“Shared resource” culture

When drones were originally brought into the field prior to ScanEagle, high-ranking officers would often “borrow” them mid-flight for their individual mission objectives. There was a culture of mistrust in the military that if the local unit didn’t own and operate the asset, they were unlikely to have the surveillance when and where they needed it. As expected, early contract expansion discussions were originally driven by each unit wanting to own and operate their own assets.

It became clear that the services model pioneered by Insitu coupled with a Hub and Spoke operational configuration could be used to resolve this organization issue. ScanEagle drones could be scheduled and operated from the hubs for whichever units carried a budget for such services. Although there was some anxiety at first, the program decided to allow units to reliably schedule their surveillance support without fear of losing their asset “up the chain” and allowed missions to progress with fewer interruptions.

Frequently aviation assets are owned by a unit, which requires relocating every time the unit relocates.

Having the drones on contract, rather than owned by one unit, also allowed our team become a fixture to the base and provide services to various units as they rotated in and out.

Avoiding acquisition process pitfalls

Any government contractor in the aviation industry knows that the military has a room full of manuals, committees and rules that dictate how to acquire airplanes. In the early 2000s, the military was struggling as they tried to apply these complicated rules to UAS acquisitions.

Through our UAS Services, Insitu was not actually selling UAVs, but rather the information that those vehicles gathered. It turns out that there is no room full of manuals, committees or rules on how to buy pixels services. Contracting offers were given flexibility to use common sense for buying such services, especially if they were performance-based and reduced the risk to the US taxpayer. Offering a service that provided pixels as our product allowed for us to evolve faster and quickly improve the reliability of our systems.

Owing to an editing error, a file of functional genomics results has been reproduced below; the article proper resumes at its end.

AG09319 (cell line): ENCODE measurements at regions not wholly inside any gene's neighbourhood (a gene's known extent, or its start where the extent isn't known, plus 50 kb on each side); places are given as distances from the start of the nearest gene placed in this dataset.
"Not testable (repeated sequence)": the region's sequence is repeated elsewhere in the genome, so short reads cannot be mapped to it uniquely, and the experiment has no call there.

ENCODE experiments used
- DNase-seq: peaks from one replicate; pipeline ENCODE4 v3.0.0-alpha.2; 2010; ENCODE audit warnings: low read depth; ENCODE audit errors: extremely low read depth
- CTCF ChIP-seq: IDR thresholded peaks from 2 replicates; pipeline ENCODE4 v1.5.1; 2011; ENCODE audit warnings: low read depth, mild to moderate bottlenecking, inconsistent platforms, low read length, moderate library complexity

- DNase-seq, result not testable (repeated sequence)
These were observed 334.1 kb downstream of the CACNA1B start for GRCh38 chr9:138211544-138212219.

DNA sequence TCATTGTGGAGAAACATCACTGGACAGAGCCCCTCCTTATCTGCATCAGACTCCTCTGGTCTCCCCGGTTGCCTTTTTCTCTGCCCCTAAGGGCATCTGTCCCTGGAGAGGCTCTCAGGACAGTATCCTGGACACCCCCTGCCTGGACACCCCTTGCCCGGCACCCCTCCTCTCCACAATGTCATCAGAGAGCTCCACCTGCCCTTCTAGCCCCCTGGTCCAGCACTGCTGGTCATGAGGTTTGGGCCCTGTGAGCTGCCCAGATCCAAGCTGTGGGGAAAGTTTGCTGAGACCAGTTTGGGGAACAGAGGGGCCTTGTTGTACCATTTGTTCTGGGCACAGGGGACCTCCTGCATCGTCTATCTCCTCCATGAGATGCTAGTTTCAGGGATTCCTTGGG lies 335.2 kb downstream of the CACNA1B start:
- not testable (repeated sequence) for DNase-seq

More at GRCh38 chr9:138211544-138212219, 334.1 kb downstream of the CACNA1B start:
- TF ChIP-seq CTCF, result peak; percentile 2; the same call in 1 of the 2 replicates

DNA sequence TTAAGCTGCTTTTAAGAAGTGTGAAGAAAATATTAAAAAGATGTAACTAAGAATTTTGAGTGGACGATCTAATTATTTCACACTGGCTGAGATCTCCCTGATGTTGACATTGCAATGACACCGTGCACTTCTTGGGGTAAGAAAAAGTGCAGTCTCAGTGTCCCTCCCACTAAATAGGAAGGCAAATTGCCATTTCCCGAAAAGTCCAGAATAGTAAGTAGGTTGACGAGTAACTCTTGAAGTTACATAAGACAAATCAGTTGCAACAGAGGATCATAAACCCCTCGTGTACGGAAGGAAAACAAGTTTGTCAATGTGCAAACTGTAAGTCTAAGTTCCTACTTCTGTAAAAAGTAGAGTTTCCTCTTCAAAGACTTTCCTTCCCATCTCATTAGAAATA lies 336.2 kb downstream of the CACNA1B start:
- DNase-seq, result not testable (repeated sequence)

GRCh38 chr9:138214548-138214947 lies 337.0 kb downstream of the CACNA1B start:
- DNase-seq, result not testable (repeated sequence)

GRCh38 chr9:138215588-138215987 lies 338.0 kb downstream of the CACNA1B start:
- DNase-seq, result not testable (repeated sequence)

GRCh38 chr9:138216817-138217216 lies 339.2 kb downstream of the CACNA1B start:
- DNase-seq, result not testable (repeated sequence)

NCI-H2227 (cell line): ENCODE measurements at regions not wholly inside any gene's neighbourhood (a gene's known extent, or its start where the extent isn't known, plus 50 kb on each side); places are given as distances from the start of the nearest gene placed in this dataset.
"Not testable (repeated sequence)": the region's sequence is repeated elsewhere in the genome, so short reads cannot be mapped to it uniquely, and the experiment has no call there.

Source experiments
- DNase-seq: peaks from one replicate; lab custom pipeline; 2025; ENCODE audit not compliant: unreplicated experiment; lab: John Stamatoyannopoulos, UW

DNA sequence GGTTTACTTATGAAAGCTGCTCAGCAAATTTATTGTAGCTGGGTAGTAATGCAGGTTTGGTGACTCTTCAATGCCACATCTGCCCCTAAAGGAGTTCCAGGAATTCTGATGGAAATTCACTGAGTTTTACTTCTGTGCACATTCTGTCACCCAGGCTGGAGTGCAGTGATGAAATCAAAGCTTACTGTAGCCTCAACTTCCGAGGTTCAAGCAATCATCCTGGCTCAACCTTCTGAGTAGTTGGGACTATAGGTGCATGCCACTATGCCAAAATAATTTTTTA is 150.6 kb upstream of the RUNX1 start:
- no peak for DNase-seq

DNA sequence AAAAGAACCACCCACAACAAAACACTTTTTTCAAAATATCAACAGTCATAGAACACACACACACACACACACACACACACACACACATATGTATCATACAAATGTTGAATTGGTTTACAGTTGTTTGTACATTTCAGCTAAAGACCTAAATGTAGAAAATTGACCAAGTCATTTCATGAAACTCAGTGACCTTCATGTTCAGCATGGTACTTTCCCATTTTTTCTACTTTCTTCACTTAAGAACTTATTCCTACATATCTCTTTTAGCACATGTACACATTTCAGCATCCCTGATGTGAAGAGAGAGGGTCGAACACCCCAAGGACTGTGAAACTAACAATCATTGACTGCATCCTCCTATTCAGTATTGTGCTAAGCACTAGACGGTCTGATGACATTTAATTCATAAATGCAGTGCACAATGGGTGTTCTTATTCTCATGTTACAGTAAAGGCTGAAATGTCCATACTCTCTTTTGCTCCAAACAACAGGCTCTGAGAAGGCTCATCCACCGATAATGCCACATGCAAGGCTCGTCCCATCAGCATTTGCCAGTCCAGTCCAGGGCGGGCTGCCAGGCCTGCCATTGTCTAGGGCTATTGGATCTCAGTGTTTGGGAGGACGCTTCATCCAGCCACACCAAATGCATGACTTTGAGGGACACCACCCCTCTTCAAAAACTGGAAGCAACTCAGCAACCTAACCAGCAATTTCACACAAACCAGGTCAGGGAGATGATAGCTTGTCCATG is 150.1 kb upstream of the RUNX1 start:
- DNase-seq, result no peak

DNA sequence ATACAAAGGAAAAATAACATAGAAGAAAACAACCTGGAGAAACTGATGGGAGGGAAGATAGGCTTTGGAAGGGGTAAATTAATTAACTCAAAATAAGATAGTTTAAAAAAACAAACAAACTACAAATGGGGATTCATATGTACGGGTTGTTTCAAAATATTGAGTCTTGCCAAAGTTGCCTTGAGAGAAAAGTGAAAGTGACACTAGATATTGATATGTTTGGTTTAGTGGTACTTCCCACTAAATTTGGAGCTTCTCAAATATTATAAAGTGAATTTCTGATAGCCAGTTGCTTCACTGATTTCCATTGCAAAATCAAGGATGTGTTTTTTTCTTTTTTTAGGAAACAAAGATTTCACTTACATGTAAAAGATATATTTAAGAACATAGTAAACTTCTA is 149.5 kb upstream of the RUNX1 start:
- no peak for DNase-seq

Motivating system reliability

When we first arrived at theatre many years ago, our average time between failures was around every 100 hours. Losing a drone every 100 hours became very expensive for Insitu, so we dedicated ourselves to improving reliability. Within 18 months in Iraq, our average time between failures was over 2,000 hours. These rapid improvements were made possible by the fact that the military was paying for our UAS services, rather than for the vehicle itself.

Conventional acquisition programs rely on planning, designing, testing, and many other systems engineering methods for improving reliability before getting to theater. Given the immaturity of both the small UAS technology and the acquisition guidelines and standards, trying to hypothesize reliability standards and cost tradeoffs (what are acceptable loss rates for lower cost drones) would have proven to be futile, in my opinion. Going to the theatre and being able to experiment while providing services proved to be invaluable. Fortunately, our investors and partners were willing to take the risk with as we evolved our systems while not forfeiting our commitment to the warfighter.

Wrapping up

While the list continues, I will stop myself here. As you can see, the early days of Insitu’s UAS Services led to significant innovation and progress, making Insitu an industry-leader both in manufacturing aircraft and in providing superior information services for our customers. A sustained culture of pioneering and optimal performance arose through the swift evolution of products and services while our team operated beside our customer in the field. Over the past years, this business model and the technology available to customers have continued to evolve immensely.

Read "UAS Services: Today and Onward"